But for those wanting to paddle the Gauley River – one of the best whitewater rivers in the country – you’ll need to plan to come during Gauley Season. Gauley Season begins the first weekend after Labor Day, and continues for six weekends (five 4-day weekends, and one 2-day weekend).
In terms of the best time of year, this is definitely a case of do as I say not as I do as I have a tendency to visit in the winter.
Now don’t get me wrong. I have lots of memories of visiting during the summer as a child and teenager (but just with blurry, out of focus photos).
In the winter, there aren’t as many tours offered, some visitor centers are closed, and the same thing for restaurants. But it’s also much less crowded. This past year we spent a handful of days in the park during the week (in February) and I often only saw a couple of people at each of the sites.
Where to Stay
I would suggest staying in Fayetteville, WV. You’ll be right by the Canyon Rim Visitor Center and in perfect position to take full advantage of what the park has to offer.
Another nearby town is Beckley (~30 minutes away) which has lots more hotel options. I like the Hilton here since it has good reviews.
Where to Eat
Since I’m usually in Fayetteville, this is where all of my recommendations are. MANY places are closed on Sundays, Monday, Tuesdays, etc. This is a small mountain town.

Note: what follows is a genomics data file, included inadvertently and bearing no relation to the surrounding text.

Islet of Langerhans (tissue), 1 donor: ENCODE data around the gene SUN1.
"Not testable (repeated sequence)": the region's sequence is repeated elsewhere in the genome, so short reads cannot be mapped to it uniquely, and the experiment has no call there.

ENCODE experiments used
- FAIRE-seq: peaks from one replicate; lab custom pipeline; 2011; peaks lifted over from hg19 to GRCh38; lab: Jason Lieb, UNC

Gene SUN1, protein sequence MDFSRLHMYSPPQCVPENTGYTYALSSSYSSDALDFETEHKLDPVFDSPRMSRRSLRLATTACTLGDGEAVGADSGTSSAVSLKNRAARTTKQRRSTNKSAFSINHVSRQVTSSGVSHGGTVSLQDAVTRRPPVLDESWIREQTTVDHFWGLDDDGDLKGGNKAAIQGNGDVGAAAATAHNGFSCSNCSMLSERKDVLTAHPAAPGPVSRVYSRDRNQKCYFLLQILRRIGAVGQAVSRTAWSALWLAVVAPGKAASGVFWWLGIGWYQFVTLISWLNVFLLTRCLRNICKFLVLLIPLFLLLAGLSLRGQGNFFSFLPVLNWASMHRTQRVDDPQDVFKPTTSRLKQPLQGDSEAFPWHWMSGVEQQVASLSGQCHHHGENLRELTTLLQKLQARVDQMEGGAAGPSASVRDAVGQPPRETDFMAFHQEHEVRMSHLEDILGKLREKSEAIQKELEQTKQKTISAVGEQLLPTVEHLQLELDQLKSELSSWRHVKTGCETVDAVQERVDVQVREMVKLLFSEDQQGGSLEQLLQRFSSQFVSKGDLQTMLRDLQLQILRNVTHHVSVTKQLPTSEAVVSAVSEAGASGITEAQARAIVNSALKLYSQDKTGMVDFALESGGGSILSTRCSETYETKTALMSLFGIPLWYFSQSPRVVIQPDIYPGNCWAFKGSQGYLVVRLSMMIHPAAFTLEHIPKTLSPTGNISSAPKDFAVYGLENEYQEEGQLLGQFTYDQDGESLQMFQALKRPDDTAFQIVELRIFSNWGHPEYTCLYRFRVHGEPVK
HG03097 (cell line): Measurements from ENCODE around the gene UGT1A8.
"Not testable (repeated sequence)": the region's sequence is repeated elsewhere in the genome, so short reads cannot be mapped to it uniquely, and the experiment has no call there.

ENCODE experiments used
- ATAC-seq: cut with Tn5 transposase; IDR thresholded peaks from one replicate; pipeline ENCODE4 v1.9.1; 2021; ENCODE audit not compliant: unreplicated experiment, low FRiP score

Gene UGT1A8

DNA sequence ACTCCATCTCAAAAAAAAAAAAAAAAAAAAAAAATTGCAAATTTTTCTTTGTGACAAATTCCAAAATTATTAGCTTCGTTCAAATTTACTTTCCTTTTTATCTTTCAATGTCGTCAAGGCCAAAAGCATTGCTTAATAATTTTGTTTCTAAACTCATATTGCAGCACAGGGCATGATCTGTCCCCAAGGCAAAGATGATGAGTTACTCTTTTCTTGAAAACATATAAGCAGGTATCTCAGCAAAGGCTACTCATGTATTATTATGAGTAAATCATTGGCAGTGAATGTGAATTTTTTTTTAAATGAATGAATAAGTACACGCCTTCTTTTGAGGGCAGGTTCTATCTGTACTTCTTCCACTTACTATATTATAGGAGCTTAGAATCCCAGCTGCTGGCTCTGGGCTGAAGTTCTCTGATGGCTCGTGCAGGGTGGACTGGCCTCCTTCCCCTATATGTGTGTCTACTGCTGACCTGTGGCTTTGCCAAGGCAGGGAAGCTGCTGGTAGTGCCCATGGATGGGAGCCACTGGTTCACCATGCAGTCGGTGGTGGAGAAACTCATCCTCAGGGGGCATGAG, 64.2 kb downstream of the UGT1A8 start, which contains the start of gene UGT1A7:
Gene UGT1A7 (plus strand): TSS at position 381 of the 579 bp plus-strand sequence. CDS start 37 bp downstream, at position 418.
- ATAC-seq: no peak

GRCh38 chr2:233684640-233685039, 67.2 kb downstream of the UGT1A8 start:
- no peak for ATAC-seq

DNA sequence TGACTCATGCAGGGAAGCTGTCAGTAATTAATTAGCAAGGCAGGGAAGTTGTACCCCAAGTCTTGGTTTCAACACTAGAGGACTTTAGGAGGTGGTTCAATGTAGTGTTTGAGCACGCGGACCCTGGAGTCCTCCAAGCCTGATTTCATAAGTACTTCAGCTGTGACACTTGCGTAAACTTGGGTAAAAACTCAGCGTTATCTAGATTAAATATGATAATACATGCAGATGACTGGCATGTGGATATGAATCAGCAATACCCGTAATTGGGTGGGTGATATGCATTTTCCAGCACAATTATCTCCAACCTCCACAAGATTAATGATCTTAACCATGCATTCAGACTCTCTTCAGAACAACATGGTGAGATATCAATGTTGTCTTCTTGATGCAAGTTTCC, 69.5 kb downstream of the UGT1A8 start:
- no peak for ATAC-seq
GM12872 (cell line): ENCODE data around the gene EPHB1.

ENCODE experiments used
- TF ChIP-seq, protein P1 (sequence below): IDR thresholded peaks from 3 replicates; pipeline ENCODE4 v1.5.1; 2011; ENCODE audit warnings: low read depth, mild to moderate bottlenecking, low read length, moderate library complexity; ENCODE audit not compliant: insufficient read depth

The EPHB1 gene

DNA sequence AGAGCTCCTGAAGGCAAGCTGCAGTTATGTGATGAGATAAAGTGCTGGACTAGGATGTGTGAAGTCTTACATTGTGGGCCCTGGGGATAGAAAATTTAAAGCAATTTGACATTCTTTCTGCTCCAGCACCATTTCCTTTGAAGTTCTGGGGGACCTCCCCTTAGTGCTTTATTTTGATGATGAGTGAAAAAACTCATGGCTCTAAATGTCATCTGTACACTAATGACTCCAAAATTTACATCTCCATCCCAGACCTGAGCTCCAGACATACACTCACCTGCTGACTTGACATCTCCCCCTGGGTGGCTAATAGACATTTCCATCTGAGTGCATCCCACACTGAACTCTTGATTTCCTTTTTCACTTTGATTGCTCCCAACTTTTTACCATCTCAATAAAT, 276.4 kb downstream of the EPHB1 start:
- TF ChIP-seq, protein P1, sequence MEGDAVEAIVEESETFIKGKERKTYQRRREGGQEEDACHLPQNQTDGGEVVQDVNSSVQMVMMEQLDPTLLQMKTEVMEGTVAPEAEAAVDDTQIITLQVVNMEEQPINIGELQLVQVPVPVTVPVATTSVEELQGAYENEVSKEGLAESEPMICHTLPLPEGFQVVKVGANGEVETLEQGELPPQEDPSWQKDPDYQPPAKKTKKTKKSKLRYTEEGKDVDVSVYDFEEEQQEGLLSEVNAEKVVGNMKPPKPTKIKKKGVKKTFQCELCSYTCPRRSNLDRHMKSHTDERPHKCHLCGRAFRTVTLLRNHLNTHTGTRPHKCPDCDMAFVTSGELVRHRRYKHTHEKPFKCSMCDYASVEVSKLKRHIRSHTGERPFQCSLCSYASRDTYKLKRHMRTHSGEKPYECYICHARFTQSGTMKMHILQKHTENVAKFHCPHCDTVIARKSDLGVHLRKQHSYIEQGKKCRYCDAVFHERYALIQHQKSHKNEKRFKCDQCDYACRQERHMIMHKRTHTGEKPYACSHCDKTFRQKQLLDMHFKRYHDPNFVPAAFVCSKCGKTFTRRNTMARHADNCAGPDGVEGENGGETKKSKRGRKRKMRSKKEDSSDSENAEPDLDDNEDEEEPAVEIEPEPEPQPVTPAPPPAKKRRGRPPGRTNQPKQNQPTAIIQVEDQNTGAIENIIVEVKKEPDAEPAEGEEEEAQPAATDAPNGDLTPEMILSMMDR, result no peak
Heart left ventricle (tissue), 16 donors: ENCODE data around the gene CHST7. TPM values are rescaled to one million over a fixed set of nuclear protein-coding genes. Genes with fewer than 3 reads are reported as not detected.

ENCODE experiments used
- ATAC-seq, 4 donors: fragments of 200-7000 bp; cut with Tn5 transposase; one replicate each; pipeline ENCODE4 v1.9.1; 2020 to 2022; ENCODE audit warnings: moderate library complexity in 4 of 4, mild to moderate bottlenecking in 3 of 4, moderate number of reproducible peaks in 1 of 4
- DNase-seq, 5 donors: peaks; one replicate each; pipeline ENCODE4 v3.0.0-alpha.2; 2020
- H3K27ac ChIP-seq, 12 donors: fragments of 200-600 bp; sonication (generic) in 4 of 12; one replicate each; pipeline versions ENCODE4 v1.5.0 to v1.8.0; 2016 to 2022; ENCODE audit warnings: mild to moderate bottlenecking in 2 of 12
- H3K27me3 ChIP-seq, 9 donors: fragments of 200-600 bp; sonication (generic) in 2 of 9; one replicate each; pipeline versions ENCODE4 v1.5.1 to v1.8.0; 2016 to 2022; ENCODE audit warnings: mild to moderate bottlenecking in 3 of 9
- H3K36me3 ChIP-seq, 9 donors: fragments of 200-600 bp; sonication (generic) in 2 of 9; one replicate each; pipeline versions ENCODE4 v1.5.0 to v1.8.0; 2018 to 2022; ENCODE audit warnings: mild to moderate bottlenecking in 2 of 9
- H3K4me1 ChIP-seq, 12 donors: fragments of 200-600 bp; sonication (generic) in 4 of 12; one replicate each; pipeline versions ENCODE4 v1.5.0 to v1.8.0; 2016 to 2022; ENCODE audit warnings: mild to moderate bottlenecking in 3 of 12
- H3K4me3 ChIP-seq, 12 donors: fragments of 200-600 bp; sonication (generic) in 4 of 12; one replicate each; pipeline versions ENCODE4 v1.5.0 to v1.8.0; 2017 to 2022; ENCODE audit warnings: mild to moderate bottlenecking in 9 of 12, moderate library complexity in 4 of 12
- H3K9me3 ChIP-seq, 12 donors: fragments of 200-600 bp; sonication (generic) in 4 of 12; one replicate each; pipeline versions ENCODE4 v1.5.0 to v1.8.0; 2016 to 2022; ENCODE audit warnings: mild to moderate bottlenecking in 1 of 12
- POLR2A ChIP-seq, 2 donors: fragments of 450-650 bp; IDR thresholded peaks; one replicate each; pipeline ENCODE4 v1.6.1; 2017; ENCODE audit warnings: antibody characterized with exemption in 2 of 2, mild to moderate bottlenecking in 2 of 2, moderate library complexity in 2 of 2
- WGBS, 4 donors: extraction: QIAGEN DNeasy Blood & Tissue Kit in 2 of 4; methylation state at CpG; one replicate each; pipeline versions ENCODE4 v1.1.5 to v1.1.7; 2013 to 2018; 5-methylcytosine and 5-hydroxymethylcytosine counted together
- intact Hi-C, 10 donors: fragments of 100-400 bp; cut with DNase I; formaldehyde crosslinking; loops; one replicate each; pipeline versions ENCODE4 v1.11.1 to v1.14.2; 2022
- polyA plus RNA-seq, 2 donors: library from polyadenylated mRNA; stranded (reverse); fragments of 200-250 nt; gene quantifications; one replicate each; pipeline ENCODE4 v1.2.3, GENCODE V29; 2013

Tudor’s Biscuit World. Yes this is a regional chain. But if you are not from West Virginia, then you have to try it. Tudor’s is a West Virginia staple. As someone who’s eaten it lots of times, I got it twice in a 5 day visit. I miss it now that I live in South Carolina.
Pies and Pints. This is the original location of this pizza restaurant. It can get crazy busy here and parking can be a pain. But I love it.
Cathedral Cafe & Book Store. Former church converted into an artsy and delicious restaurant.
Wood Iron Eatery. Great food plus a nice outdoor porch (which was rare in town). One of the only places we could actually sit down to eat with Ellie (our dog).
Southernside Junction Taphouse. Great little craft beer taproom right in downtown.
The Handle Bar + Kitchen. Part bike rental shop, part restaurant and taproom. Great outdoor seating (closed in the winters – or at least when I was there).
Freefolk Brewery. THIS PLACE WAS THE BEST! Great beer, great food, wonderful people, and they even let us bring Ellie inside! And when it’s warmer, they have a bit covered patio and live music.